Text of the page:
Toxfree eyes technology fix in fleet


IT investments seen boosting safety and reducing costs

Toxfree eyes technology fix in fleet
Technology in Toxfree trucks is garnering savings

 

Annual profits at waste services provider and fleet owner Toxfree took a beating last financial year and the company expects technology to lend a hand in its recovery and aid safety.

Net profits were down 41 per cent to $13 million due to one-off cost and its exposure to mining in Queensland and Western Australia, but revenues were quite solid, slipping only 3 per cent to $393.4 million.

Enterprise resource planning has seen the implementation of a standardised asset maintenance system and the start of in vehicle monitoring to help with its safety task.

To this will be added implementation of time and attendance, optical scanning software.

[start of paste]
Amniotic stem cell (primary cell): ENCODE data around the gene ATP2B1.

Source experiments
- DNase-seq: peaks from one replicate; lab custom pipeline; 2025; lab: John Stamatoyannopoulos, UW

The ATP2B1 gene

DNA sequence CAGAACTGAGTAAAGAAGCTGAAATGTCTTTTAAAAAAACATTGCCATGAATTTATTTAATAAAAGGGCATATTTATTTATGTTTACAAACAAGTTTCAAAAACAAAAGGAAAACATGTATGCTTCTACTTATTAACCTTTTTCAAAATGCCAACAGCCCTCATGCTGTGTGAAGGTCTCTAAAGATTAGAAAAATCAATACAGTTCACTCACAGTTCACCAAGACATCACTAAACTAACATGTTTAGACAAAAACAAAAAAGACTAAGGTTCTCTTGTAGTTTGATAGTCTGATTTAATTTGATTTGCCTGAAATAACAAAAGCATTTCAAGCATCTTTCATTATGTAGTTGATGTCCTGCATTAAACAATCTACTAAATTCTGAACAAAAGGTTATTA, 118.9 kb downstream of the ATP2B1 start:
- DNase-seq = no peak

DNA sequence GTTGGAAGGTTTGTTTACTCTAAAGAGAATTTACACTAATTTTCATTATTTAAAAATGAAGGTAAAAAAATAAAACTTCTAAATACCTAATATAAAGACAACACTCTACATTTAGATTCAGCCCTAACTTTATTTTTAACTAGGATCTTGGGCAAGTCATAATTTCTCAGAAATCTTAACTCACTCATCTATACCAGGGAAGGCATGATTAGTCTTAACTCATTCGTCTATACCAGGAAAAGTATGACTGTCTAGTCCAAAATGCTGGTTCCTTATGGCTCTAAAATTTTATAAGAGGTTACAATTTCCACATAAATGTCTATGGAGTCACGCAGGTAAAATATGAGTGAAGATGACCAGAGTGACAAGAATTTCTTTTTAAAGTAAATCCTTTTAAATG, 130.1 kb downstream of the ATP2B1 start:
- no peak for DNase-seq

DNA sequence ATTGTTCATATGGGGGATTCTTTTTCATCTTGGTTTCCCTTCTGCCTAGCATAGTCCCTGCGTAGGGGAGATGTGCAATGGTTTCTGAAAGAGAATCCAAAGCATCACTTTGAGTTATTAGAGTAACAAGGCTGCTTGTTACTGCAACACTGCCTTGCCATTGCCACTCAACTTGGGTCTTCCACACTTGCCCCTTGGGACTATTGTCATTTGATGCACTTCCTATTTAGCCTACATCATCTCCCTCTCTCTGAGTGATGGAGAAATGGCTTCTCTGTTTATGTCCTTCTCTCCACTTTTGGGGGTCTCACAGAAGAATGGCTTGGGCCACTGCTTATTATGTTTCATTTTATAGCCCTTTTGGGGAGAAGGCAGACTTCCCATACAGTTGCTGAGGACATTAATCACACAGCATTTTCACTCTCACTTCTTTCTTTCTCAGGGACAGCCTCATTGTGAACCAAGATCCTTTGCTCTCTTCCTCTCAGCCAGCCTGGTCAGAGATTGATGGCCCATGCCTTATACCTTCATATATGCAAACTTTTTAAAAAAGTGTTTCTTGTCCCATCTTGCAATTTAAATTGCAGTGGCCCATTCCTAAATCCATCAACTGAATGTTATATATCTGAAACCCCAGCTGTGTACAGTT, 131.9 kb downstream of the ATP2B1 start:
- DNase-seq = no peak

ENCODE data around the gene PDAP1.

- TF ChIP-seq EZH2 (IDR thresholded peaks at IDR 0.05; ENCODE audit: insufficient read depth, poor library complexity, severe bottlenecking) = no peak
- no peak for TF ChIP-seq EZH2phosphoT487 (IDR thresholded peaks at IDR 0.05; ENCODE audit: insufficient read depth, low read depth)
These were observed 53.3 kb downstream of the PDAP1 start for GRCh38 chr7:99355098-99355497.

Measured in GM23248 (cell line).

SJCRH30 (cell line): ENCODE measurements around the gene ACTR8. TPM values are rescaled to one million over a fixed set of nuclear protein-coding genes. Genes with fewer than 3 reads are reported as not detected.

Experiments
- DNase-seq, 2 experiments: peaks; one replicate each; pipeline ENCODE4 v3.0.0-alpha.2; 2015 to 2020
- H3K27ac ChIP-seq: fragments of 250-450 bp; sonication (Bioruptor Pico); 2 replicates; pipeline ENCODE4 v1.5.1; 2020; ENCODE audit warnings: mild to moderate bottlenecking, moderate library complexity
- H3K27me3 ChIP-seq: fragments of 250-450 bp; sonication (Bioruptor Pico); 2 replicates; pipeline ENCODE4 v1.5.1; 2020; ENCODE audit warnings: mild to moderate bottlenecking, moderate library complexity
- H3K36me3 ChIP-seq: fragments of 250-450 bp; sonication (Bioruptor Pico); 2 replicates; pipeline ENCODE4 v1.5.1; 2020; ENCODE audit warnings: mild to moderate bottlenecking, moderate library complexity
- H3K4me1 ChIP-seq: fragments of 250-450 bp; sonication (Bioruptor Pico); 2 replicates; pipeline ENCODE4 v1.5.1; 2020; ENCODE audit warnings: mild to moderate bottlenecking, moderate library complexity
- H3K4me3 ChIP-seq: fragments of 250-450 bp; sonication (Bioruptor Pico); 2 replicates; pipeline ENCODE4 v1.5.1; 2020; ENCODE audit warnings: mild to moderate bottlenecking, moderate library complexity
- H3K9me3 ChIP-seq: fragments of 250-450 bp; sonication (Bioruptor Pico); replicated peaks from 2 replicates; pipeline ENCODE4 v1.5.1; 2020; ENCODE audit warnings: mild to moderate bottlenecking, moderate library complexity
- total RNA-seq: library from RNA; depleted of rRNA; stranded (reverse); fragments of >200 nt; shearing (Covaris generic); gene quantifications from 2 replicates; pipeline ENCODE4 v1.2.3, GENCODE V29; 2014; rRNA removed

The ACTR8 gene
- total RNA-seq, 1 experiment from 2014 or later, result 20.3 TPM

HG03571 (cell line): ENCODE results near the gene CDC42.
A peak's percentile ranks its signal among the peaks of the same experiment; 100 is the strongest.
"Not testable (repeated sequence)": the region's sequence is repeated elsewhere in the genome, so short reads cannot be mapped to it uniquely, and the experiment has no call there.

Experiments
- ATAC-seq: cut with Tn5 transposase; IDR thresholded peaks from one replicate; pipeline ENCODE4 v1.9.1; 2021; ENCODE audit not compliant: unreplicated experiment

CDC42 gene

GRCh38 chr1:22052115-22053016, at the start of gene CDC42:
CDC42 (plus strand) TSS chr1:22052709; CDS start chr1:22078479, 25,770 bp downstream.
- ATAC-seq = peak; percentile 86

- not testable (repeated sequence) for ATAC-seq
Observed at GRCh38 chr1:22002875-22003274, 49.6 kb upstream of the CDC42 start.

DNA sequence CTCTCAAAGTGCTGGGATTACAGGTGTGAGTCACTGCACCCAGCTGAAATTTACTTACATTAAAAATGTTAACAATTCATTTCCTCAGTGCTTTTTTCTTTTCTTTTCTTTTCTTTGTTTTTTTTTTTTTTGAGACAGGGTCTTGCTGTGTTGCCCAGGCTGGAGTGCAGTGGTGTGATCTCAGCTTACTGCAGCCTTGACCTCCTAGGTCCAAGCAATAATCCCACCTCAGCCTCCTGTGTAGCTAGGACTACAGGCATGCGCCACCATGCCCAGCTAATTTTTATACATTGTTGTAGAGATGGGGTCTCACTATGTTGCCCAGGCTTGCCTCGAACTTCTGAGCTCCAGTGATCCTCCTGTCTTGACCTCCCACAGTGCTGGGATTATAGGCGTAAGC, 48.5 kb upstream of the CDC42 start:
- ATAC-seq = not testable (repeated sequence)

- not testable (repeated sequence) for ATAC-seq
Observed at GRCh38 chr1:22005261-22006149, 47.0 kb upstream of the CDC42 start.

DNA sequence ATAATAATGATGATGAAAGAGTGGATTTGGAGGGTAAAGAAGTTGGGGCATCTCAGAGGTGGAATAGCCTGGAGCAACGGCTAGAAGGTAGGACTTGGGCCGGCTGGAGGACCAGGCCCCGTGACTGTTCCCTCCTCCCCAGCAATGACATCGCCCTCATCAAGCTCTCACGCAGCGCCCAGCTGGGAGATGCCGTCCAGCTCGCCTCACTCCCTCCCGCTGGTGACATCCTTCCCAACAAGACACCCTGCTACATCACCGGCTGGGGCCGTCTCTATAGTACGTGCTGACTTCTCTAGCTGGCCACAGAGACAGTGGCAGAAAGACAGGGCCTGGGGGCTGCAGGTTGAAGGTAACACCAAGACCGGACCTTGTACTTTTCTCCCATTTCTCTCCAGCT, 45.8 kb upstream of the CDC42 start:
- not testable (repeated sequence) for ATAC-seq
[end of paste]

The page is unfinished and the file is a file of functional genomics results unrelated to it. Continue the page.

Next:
Vehicle monitoring has been a facet of Volvo and Isuzu-friendly Toxfree’s efficiency effort in the past few years.

Last year, chief information officer Josh Bovell told CIO magazine data collection and analysis on each vehicle at a small site in Western Australia had seen driving time in 10 collection vehicles fall by 30 minutes.

Depreciation increased through investment in new fleet "to manage safety, improve service delivery and reduce repair and maintenance.

Toxfree’s average fleet age is six years.

In April, the firm spent $70 million on New South Wales firm Worth Recycling and its fleet of liquid and vacuum tankers, including heavy vacs, with average fleet age of 5.3 years.

Worth also runs Western Star, Mack and UD prime movers and Volvo and Freightliner rigids and a full year of earnings from it will help next year’s figures.

The first three months under Toxfree’s ownership saw  $16 million in revenue and $3.4m gross earnings.

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